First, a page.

I don’t have a neat conclusion to this post. I think tidiness would actually be really dishonest. Ultimately, it’s important to realize that my complicated relationship with my body is not actually tied to my weight. I’ve been 20, 30, 50 pounds lighter, and still struggled to find peace with this body. I’ve been strong enough to commute 20 miles round-trip on a bike, to run a half marathon, to hike mountains–and I was still at war with this body. Weight gain might bring these issues more sharply into focus, but I’m not struggling to see the strength and beauty of my body because I gained weight. I’ve struggled my whole life to accept my body–whatever it looked like–because the game is rigged; we’re bombarded with reasons to feel dissatisfied and uncomfortable. And, ultimately, what I’m trying to figure out is: can I just stop playing the game?

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7 thoughts on “I wanted to title this “To be or not to be: Fat”: Signs I’m taking myself too seriously. Or terrible at titles.

  1. Rebekah says:

    I really like this series of posts and glad you are writing about this stuff. it’s so complicated, and worth exploring, and I’m glad that you are–you in particular, w/ your combination of wisdom and gentleness and humor–and your acknowledgement of contradictions (“I want to be fat and not care” + “I want to be smaller”)

    I have/had friends and lovers who are technically fat but I still can’t call them fat. Even if they call themselves that I want to disagree. I like the word “big” or “bigger.” Fat is just so fucking loaded, and so often used as an insult. It’s kind of like the word dyke? Like I can call myself a dyke–I’m not sure I want other people to call me a dyke. It might be like reclaiming? I’m not sure.

    • Tea & Strumpets says:

      I’m so glad you’ve liked reading them! I was a little afraid there was too much navel gazing or that they were too one-note. Thank you; you’ve been so supportive of my writing always and it means a lot.

      I think you’re right re: terms. It is about reclaiming something that has been hurtful. And it’s interesting, because no one has ever called me fat, so I’m not even reclaiming something that has been hurled against me, specifically. And even though I’m using it here, I would be upset if someone called me fat. And I’d be annoyed if they denied it, for the reasons above. Which I think speaks to how complicated this stuff can get, but maybe also is about wanting to remove a whole topic from consideration?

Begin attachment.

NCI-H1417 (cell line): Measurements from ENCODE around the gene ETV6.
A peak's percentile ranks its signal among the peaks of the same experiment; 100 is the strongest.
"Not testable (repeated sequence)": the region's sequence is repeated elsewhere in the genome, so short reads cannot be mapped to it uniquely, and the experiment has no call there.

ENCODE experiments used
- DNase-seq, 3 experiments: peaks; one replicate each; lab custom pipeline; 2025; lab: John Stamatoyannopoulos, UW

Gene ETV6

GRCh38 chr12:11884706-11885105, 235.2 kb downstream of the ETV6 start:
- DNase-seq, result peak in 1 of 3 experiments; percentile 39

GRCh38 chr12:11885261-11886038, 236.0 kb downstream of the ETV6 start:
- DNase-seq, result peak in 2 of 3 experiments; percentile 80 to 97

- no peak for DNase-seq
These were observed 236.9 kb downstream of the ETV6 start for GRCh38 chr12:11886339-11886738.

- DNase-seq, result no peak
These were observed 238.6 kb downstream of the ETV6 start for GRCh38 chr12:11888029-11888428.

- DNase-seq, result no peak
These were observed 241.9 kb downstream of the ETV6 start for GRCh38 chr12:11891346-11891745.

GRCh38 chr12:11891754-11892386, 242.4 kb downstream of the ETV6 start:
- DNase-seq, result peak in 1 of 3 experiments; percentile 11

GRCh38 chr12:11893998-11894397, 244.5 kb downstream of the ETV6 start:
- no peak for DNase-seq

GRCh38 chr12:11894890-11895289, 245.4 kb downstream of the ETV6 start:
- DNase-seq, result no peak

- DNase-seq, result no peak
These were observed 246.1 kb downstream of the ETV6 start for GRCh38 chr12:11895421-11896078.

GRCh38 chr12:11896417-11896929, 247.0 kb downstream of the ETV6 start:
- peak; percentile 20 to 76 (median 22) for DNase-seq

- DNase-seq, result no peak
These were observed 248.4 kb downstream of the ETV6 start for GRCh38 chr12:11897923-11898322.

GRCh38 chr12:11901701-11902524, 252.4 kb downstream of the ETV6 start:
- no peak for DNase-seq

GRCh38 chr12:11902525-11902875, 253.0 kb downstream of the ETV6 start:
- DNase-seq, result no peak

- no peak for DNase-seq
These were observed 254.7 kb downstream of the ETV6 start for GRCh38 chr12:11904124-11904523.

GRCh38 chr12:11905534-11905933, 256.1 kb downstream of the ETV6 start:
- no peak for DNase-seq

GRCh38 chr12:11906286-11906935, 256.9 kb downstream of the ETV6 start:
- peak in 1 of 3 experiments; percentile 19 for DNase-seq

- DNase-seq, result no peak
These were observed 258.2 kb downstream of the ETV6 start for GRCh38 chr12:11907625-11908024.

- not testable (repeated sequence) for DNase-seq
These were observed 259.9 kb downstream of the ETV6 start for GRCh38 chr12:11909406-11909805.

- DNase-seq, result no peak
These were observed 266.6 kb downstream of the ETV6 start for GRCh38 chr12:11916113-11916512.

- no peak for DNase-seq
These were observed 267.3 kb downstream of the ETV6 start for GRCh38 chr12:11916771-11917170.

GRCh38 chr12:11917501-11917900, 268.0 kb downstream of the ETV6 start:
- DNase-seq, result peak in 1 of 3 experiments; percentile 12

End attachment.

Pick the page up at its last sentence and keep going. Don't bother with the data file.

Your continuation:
2. Jill says:

    I don’t know how I missed that you’ve been updating your blog–I need to catch up!

    But I just wanted to say that this post in particular really struck some chords for me. When you say that you’ve always been at war with your body–your body that’s run a half-marathon, that’s carried you so far in your life, that’s strong and healthy and human–it’s so fucking true and harrowing and awful. So many of us are at war with our bodies, no matter what they look like on the outside. I love that you’re trying to explore these complicated contradictions, of wanting to not care but caring all the time, of not shying away from the word “fat” but also rejecting it as a label others should use for you–it’s so messy, but I understand all of it.

    I hope that writing about it is helpful in some small way-as scary as it is to put all of this stuff “out there.” Thanks for writing about it.

    • Tea & Strumpets says:

      Thanks Jill! I started blogging again very quietly, so that’s why you didn’t notice!

      It’s intersting and, as you say, fucking awful, that writing about this negative baggage is something so many people recognize as their own experience.

      I’ve notice that writing, especially with the intention of forming a post, pots a different spin on my thinking and I end up at far more interesting places than if I just cary all the words in my head. So thank you for the support!